The figures reveal changes in the distribution of tax revenue over the last decade, with a growing share now coming from higher earners.
The pie chart shows the proportion of 2018/19 tax expected to be paid by taxpayers in various bands of income. For example, the smallest wedge shows that the bottom 50% of income tax payers (those with annual income of up to £25,500) will provide 9.5% of all income tax receipts.
At the opposite end of the scale, the largest wedge is the top 1% (with incomes of at least £177,000) who will supply 27.9% of the £185 billion of income tax the Treasury hopes to receive for the current tax year. In other words, over a quarter of income tax comes from ‘the 1%’.
The Exchequer’s dependence on a small group of wealthy taxpayers is nothing new. However, the concentration has grown since the start of the decade. For example, in 2010/11 – when additional rate tax first appeared at the 50% rate – the contribution from the top 1% was 25.0%. For the top 10% of taxpayers (with income of at least £57,500 in 2018/19), the tax share has risen from 53.5% in 2010/11 to 59.7% this tax year. Over the same period the bottom 50% have seen their share drop from 11.3% to 9.5%.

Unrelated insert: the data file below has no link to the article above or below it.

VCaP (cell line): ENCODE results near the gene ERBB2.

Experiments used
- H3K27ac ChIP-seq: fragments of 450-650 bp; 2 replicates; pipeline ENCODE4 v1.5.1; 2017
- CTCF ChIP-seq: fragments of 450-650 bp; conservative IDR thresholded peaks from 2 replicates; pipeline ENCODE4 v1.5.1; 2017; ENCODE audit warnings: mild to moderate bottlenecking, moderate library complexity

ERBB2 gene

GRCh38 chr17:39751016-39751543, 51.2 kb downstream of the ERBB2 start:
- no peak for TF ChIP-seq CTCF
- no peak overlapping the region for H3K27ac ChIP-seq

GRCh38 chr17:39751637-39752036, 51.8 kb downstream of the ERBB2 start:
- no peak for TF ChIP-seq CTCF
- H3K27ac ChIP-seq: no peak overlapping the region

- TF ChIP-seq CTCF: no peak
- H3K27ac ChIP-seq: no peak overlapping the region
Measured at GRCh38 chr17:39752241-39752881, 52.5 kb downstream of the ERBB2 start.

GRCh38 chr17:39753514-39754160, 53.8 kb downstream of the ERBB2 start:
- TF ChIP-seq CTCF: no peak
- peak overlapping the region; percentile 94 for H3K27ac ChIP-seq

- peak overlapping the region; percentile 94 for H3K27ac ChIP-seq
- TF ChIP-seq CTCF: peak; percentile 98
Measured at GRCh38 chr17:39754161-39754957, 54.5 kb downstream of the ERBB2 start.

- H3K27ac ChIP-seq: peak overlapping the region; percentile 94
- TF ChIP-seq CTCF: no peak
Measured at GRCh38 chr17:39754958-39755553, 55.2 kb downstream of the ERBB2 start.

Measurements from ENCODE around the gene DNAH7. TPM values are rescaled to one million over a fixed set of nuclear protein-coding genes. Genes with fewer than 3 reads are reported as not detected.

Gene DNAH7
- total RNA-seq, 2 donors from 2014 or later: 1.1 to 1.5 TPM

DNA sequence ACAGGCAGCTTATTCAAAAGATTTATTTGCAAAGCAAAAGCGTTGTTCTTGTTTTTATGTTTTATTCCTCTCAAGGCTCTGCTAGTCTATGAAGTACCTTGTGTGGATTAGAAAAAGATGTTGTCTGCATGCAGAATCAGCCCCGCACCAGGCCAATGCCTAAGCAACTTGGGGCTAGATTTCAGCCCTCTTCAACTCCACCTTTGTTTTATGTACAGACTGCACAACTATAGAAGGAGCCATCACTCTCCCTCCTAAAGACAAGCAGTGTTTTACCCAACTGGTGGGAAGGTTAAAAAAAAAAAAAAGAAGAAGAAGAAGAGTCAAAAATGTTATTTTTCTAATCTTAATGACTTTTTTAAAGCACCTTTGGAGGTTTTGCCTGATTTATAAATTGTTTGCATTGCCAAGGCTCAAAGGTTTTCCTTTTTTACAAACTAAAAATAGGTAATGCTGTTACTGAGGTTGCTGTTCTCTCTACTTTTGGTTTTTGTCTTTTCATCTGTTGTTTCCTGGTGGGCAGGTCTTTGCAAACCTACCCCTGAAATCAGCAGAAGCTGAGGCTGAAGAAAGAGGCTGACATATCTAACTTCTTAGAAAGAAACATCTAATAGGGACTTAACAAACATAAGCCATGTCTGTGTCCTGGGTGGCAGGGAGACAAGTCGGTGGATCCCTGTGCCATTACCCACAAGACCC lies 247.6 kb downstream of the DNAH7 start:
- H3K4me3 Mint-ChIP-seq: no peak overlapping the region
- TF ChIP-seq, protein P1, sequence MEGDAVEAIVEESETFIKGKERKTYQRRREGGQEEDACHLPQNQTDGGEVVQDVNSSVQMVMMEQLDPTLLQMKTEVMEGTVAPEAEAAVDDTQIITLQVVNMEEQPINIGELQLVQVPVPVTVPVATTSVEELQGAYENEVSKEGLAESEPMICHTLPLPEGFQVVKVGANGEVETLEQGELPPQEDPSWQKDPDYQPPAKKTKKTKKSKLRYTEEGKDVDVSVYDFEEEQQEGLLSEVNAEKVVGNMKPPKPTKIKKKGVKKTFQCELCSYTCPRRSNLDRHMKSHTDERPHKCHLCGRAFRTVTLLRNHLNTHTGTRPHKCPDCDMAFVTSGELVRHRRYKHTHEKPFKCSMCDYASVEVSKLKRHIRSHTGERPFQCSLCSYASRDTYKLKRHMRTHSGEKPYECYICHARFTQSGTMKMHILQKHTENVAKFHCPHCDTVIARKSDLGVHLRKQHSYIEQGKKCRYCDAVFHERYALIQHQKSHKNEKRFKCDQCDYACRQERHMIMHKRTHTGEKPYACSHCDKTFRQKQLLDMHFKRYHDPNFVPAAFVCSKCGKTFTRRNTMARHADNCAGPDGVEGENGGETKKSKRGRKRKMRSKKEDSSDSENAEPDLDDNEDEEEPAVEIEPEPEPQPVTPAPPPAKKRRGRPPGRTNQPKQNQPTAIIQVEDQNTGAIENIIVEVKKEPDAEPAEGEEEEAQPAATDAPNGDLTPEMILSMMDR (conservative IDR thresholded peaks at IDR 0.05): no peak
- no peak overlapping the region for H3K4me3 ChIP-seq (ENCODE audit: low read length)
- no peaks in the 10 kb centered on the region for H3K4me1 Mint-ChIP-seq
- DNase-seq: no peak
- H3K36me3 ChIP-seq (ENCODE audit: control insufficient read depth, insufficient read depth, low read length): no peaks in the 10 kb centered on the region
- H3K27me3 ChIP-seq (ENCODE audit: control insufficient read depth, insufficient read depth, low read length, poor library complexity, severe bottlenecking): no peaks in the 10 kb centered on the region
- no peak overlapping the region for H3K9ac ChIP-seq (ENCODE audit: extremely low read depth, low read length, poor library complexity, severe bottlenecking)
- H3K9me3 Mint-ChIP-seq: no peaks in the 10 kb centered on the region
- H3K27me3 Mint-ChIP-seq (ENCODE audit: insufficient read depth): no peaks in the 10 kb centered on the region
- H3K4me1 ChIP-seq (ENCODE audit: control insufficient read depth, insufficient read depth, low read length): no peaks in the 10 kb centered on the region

There are many reasons for the squeeze on high income groups. For example, the political imperative of above-inflation rises in the personal allowance has kept taxpayer numbers flat, which means more revenue must be extracted from a static taxpaying population suffering low earnings growth. Keeping a tight rein on the higher rate threshold and freezing the additional rate threshold at £150,000 have both added to the concentration on higher earners.
With the Chancellor dependent on high income taxpayers, he cannot afford to cut their taxes – hence the freezing of both the additional rate threshold and the £100,000 starting point for the taper of the personal allowance.
If you want to reduce your tax bill, the answer is not to wait for the next Budget – when taxes may rise to pay for the NHS funding boost – but to check with your financial adviser that you are making the most of the current tax rules.